Removing distracting details ( Photoshop )

Fashion Portrait Photoshopped

But, if we decided that the picture was more interesting for geometrical reasons (The upper lines) we could remove distraction using Adobe Photoshop. Now the model is the center of attention, the eyes are no longer wandering…

3. Show your model's eyes

Tell the story, put more drama, more joy, more emotion in your portraits by cropping to show your model’s eyes. This will also bring more facial features and put more emotions, more natural feeling in your pictures. Depending on the kind of your portrait you are trying to achieve, this can provide a tremendous help for better photographs.


Portrait showing eyes

4. Let your model breath! Follow the eyesAdd Your Heading Text Here

When you take portraits where your model is looking on the sides, up or any other directions that’s not right at the camera, try not to lock him / her up! Again, try to tell a story, let your model breath. Let the eyes of your model lead the way you crop!
  • If your model is looking to the right, leave some space in that direction
  • If he looks to the let, again leave some space to let him breath! 
This will not only remove the claustrophobic effect from your pictures, but it will also put more drama, reinforce the audience interest in this particular picture!
 
In this example, the framing creates an unbalanced effect, it’s unnatural!
 
 
Black and white portrait

This is the original picture in which the model have space. The eyes are looking far away, he can breath!


Black and white portrait

Golden Ratio, Rule of Third, Golden Spiral

Most of modern photo editing software offer tools to help you create the perfect composition. In the next examples we used the PhaseOne Capture One software.
 

5. Golden Ratio

This is one of the most used tool by amateur and professional photographers. With this tool you can place your model in the center and achieve amazing results, keeping your audience focused on your model’s eyes.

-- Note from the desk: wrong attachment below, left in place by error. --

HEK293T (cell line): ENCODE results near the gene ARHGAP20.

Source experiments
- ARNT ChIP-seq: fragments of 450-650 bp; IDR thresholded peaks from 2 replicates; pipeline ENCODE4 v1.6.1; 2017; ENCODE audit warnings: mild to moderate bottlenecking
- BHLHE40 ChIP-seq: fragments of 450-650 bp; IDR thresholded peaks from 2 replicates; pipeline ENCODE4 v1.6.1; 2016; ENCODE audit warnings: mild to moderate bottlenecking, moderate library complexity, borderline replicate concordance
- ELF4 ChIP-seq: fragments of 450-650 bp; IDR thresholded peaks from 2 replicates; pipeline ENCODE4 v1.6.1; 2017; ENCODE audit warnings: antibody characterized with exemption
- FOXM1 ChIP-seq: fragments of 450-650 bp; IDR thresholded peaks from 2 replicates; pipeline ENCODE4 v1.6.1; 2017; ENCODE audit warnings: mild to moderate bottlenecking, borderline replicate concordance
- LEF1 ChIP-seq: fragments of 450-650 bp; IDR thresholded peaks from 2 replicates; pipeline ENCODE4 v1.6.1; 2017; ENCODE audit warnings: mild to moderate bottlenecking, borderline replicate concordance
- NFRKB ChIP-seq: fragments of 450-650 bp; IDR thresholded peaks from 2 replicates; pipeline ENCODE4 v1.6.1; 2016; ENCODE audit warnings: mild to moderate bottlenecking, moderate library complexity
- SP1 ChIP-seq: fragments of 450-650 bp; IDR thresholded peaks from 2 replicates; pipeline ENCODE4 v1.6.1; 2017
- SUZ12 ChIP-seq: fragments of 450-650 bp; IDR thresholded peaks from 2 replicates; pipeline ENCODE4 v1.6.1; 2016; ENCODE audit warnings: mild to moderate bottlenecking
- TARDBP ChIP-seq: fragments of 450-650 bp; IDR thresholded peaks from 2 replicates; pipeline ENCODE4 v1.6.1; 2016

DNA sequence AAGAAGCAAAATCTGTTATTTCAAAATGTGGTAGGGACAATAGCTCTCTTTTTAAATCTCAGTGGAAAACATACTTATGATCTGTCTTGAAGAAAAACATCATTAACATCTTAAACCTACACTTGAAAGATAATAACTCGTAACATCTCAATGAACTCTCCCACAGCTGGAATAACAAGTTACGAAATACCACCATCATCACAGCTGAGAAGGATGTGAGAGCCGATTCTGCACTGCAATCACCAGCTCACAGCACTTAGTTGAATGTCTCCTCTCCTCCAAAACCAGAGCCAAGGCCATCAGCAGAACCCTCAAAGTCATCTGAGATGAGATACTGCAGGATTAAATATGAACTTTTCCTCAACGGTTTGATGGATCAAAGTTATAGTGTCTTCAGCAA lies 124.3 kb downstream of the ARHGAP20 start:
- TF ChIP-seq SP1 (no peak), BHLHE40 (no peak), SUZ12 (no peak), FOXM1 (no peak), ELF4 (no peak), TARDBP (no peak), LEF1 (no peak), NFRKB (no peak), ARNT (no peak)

When cropping, try to place your model’s eyes at one of the four intersections (at least).

Golden ratio

6. Rule of third

With this tool, try to place your model at one 1/3 of the grid (or its intersection) on one side or another. Try to keep the eyes on the upper grid line, and place the eyes at one of the four intersections. It may seem strange to you, but the first thing your audience should see is your subject, his eyes. Then the whole scene.


Rule of third crop

7. Golden Spiral

This tool is not as popular as the previous ones, but still, you could achieve amazing results with it. If your portrait also emphases on small secondary details, this could help the viewers eyes follow all over every details of compositions like the model’s face and object in his hands or textures and shapes.


Spiral Fibonacci Cropping

8. Crop in-camera

Now that you have learned the basics of cropping, try to crop directly in-camera. With practice, you will train your eye and be able to save time! Try to apply the cropping rules directly when pressing the shutter. This will benefit your photographs and workflow : If you crop tight in post, you could loose a lot of pixels information, thus loosing quality! If you crop in camera you will have more details in your images and you will save time in post processing!
 
We hope you enjoyed this article and learned some useful tips to enhance your photography skills!